Babies & Toddlers Information

Movement and Infants


Besides the fact that they were built to do so, there are a great many reasons why infants need to move. The truth is, even though their movement capabilities are extremely limited when compared with even those of a toddler, movement experiences may be more important for infants than for children of any other age group. And it's not all about motor development either.

Thanks to new insights in brain research, we now know that early movement experiences are considered essential to the neural stimulation (the "use-it-or-lose-it" principle involved in the keeping or pruning of brain cells ) needed for healthy brain development.

Not long ago, neuroscientists believed that the structure of a human brain was genetically determined at birth. They now realize that although the main "circuits" are "prewired" (for such functions as breathing and the heartbeat), the experiences that fill each child's days are what actually determine the brain's ultimate design and the nature and extent of that child's adult capabilities.

An infant's brain, it turns out, is chock-full of brain cells (neurons) at birth. (In fact, a one-pound fetus already has 100 billion of them!) Over time, each of these brain cells can form as many as 15,000 connections (synapses) with other brain cells. And it is during the first three years of life that most of these connections are made. Synapses not used often enough are eliminated. On the other hand, those synapses that have been activated by repeated early experiences tend to become permanent. And it appears that physical activity and play during early childhood have a vital role in the sensory and physiological stimulation that results in more synapses.

Neurophysiologist Carla Hannaford, in her excellent book, Smart Moves: Why Learning Is Not All in Your Head, states: "Physical movement, from earliest infancy and throughout our lives, plays an important role in the creation of nerve cell networks which are actually the essence of learning."

She then goes on to relate how movement, because it activates the neural wiring throughout the body, makes the entire body - not just the brain - the instrument of learning.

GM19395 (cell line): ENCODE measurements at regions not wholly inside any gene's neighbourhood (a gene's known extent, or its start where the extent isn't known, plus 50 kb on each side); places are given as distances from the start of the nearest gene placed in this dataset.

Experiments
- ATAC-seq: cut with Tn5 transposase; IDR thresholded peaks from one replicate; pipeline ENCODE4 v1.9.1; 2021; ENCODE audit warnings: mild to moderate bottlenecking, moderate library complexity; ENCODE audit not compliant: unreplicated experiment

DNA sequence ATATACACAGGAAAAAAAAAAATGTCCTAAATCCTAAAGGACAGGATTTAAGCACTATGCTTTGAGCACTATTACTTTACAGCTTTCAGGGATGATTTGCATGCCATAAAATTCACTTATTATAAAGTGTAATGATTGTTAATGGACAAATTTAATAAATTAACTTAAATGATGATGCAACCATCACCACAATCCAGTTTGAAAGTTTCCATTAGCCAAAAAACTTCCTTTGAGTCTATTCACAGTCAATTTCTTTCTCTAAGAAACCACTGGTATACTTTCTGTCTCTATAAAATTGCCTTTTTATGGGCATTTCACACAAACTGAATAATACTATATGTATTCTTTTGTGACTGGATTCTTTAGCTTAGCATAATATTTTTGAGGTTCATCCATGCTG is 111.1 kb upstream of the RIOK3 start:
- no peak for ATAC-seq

Gross and fine motor skills are learned through repetition as well - both by virtue of being practiced and because repetition lays down patterns in the brain. Although it hasn't been clearly determined that such early movements as kicking, waving the arms, and rocking on hands and knees are "practice" for later, more advanced motor skills, it's believed that they are indeed part of a process of neurological maturation needed for the control of motor skills. In other words, these spontaneous actions prepare the child - physically and neurologically - to later perform more complex, voluntary actions.

Then, once the child is performing voluntary actions (for example, rolling over, creeping, and walking), the circle completes itself, as these skills provide both glucose (the brain's primary source of energy) and blood flow ("food") to the brain, in all likelihood increasing neuronal connections.

According to Rebecca Anne Bailey and Elsie Carter Burton, authors of The Dynamic Self: Activities to Enhance Infant Development, whenever babies move any part of their bodies, there exists the potential for two different kinds of learning to occur: learning to move and moving to learn.

Still, recent evidence indicates that infants are spending upward of 60 waking hours a week in things - high chairs, carriers, car seats, and the like!

The reasons for this trend are varied. Part of the problem is that more and more infants are being placed in childcare centers, where there may not be enough space to let babies roam the floor. Or, given the number of infants enrolled, there may be little opportunity for caregivers to spend one-on-one time with each baby. This means, in the morning, an infant is typically fed, dressed, and then carried to the automobile, where she's placed in a car seat. She's then carried into the childcare center, where she may spend much of her time in a crib or playpen. At the end of the day, she's picked up, placed again into the car seat, and carried back into the house, where she's fed, bathed, and put to bed.

Even when parents are home with baby, they seem to be busier than ever these days. Who has time to get on the floor and creep around with a child? Besides, with today's emphasis on being productive, playing with a baby would seem almost a guilty pleasure! And if the baby seems happy and safe in a seat placed conveniently in front of the TV, in a bouncer hung in a doorway, or cruising about in a walker, then what's the harm? It's a win/win situation, isn't it?